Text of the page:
We Interrupt This Season...
Fox decided to kick off sweeps month not with a new X Files episode, but with some catch-up work. The timing seems odd, since the next two episodes - penned by horror and science fiction legends Stephen King and William Gibson - are not part of the mythology arc. Indeed, the entire special seemed geared at getting recent fans up to speed on past events. And while it was fun seeing previews from the movie, it seemed a little premature.
Highlights: some cut footage from previous episodes, including Scully with a boyfriend in the pilot, the introduction of her brother Bill last season, and a lovely moment between Scully and her daughter Emily from this season's "Christmas Carol." It's interesting that all these deleted scenes were Scully's, because the whole special emphasized Mulder to a degree that really got on my nerves. William B. Davis speculated on whether his character is Mulder's father, the Lone Gunmen define themselves as Mulder's cohorts, even David Duchovny defines Scully as the woman who makes Mulder human. Considering that Gillian Anderson's the one winning the Emmys and that most of last season's arc - the cancer and cloned babies themes - were about Scully, this seems patently unfair.
The summary of the mythology and the recurring characters was a lot of fun, particularly the montage of Krycek action sequences and the pieces on the various informants (Deep Throat, X, Marita Covarrubias) who have advanced the story. Chris Carter talks about bees, black oil, and babies, but unfortunately nothing about the real political implications of the series, which used to be much more directly critical of our government's treatment of immigrants, death row inmates, and various conspiracies which have nothing to do with space aliens or global threats. It seems that much of the movie will be about a plague - at least, that's what Martin Landau's character said - but that clip might just be an attempt to divert us.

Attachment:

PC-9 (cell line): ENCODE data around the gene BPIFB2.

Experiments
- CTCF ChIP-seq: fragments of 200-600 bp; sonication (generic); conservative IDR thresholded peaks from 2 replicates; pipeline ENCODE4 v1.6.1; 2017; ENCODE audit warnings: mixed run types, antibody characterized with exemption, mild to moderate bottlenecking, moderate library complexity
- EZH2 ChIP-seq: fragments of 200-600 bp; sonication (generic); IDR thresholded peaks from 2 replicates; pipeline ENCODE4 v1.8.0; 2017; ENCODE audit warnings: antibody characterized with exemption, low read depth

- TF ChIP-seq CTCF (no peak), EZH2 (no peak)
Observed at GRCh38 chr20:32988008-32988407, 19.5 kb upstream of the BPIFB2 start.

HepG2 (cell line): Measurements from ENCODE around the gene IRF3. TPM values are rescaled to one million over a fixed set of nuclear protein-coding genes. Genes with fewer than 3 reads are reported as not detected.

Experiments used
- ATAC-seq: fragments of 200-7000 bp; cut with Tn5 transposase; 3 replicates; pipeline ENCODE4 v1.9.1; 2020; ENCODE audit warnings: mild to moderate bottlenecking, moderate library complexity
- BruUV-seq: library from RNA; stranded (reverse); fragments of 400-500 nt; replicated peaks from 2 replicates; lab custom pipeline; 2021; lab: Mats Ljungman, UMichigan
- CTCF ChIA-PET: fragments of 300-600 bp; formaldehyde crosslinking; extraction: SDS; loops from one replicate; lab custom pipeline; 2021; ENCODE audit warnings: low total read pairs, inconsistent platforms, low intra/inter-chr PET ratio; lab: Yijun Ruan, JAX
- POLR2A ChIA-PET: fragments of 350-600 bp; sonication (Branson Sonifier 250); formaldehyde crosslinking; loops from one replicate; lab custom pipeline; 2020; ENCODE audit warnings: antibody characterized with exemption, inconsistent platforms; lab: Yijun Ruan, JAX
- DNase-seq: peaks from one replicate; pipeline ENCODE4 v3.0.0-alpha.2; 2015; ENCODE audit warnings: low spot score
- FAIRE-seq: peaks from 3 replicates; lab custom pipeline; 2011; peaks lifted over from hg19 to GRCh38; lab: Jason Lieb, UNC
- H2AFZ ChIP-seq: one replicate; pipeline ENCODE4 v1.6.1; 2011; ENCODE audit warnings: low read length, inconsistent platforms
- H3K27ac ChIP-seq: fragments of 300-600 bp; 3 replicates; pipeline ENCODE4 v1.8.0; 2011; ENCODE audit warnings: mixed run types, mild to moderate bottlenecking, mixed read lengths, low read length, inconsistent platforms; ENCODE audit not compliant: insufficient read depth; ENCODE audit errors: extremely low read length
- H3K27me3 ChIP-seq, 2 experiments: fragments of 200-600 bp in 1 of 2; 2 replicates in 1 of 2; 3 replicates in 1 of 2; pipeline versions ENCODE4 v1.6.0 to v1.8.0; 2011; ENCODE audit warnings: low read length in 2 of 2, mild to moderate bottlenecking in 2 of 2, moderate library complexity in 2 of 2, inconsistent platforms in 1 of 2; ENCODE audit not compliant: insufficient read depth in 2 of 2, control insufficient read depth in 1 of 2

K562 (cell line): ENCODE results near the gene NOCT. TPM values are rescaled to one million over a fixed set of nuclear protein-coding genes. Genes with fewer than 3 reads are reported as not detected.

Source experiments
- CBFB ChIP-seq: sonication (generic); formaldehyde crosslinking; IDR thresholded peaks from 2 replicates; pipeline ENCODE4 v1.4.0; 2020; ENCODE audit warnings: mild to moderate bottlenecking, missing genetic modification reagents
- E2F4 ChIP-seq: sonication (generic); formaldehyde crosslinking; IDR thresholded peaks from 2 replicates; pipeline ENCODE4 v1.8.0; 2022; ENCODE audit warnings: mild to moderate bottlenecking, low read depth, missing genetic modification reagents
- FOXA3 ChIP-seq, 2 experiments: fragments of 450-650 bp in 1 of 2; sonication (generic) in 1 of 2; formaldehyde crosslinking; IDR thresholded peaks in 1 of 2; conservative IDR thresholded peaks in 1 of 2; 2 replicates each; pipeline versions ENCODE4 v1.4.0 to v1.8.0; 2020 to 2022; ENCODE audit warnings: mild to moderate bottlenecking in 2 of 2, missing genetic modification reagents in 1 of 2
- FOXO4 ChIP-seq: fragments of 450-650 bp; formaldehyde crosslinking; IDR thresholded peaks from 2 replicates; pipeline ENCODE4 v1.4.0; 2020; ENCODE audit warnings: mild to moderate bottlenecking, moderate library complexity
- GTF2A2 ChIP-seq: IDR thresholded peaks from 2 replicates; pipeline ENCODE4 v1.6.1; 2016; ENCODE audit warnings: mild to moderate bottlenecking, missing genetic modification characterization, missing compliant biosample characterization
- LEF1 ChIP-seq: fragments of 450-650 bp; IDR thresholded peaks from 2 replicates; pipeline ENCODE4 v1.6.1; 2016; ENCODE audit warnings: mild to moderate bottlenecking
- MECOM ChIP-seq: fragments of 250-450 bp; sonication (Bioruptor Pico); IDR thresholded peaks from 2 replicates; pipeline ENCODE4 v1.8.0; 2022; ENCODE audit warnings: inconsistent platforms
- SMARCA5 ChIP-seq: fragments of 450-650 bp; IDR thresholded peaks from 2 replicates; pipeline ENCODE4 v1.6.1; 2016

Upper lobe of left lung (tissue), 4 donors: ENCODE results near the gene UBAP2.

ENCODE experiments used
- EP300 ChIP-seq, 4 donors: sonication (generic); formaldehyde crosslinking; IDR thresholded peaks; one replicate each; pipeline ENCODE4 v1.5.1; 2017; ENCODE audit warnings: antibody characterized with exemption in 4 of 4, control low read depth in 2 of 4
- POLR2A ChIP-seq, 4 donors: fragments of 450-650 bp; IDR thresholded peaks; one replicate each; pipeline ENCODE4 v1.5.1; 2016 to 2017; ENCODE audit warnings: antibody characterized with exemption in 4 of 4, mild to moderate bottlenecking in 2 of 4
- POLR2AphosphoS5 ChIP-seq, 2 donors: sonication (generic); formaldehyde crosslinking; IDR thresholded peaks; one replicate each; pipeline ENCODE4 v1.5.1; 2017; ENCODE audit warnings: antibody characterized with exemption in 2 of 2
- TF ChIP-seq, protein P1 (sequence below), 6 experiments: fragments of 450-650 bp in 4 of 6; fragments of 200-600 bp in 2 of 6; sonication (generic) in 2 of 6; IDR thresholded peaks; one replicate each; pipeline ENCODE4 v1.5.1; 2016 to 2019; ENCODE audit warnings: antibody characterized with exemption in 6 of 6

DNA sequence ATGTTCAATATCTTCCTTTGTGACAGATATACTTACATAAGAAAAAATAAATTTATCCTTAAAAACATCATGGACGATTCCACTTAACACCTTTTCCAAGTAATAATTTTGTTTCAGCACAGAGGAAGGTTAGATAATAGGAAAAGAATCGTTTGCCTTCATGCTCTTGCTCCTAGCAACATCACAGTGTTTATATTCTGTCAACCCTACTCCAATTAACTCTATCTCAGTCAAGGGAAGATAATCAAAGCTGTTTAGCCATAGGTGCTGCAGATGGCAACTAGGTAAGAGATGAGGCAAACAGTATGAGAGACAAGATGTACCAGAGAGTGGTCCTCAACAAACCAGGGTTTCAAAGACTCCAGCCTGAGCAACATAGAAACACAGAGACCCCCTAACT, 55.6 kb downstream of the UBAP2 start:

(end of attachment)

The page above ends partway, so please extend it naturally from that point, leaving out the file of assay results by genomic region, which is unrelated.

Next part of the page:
There were a couple of bloopers, mostly the actors cracking up at inappropriate moments (nothing like the real bloopers, which I've seen, where Mulder accuses Scully of frigidity and Skinner's secretary is auditioning to be a White House intern under his desk). And there were a couple of tantalizing clips for relationshippers. Anyone needing a refresher course on The X Files probably did well by this special, but for people who've watched since the third season or before, it was probably all old hat.
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